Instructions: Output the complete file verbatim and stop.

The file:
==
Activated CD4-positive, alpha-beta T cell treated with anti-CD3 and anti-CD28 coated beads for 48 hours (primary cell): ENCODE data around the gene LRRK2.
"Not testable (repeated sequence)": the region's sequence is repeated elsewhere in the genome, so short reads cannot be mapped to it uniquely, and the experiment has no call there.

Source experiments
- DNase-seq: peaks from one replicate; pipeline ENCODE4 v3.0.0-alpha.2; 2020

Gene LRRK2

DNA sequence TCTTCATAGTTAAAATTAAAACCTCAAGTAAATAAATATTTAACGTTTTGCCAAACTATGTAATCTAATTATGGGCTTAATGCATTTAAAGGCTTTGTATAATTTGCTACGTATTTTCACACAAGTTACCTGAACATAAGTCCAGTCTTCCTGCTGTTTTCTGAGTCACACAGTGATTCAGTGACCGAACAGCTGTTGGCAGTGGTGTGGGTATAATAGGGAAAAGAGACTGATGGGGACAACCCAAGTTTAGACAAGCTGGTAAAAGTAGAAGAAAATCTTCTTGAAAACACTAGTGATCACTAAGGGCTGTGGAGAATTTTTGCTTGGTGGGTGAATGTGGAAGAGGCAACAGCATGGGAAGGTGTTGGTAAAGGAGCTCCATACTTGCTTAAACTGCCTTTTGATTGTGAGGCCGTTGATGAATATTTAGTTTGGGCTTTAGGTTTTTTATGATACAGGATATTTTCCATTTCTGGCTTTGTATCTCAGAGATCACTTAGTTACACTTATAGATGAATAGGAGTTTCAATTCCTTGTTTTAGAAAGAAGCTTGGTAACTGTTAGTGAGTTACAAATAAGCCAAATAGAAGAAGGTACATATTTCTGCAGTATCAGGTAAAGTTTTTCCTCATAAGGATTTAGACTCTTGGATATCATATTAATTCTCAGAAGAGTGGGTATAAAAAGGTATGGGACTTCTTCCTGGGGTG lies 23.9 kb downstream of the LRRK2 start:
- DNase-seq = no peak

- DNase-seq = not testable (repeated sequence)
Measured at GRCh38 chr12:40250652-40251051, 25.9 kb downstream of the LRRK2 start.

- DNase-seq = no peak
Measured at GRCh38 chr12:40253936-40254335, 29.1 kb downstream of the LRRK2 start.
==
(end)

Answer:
Activated CD4-positive, alpha-beta T cell treated with anti-CD3 and anti-CD28 coated beads for 48 hours (primary cell): ENCODE data around the gene LRRK2.
"Not testable (repeated sequence)": the region's sequence is repeated elsewhere in the genome, so short reads cannot be mapped to it uniquely, and the experiment has no call there.

Source experiments
- DNase-seq: peaks from one replicate; pipeline ENCODE4 v3.0.0-alpha.2; 2020

Gene LRRK2

DNA sequence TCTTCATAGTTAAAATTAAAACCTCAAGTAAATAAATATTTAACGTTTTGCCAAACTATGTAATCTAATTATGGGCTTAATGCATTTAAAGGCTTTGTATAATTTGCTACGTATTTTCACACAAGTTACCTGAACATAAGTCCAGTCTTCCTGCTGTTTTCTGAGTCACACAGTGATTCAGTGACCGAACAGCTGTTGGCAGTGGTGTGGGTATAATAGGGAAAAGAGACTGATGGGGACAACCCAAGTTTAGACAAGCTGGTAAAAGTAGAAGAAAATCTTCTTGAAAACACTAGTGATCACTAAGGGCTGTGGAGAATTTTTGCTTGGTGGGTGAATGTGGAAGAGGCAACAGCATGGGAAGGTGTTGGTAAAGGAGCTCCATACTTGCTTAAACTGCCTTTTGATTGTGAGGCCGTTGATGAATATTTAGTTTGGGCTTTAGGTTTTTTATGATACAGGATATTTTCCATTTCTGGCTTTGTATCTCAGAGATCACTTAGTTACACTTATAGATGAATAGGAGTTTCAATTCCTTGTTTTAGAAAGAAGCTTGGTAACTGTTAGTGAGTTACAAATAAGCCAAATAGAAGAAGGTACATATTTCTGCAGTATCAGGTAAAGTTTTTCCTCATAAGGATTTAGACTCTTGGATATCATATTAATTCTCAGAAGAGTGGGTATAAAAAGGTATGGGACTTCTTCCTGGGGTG lies 23.9 kb downstream of the LRRK2 start:
- DNase-seq = no peak

- DNase-seq = not testable (repeated sequence)
Measured at GRCh38 chr12:40250652-40251051, 25.9 kb downstream of the LRRK2 start.

- DNase-seq = no peak
Measured at GRCh38 chr12:40253936-40254335, 29.1 kb downstream of the LRRK2 start.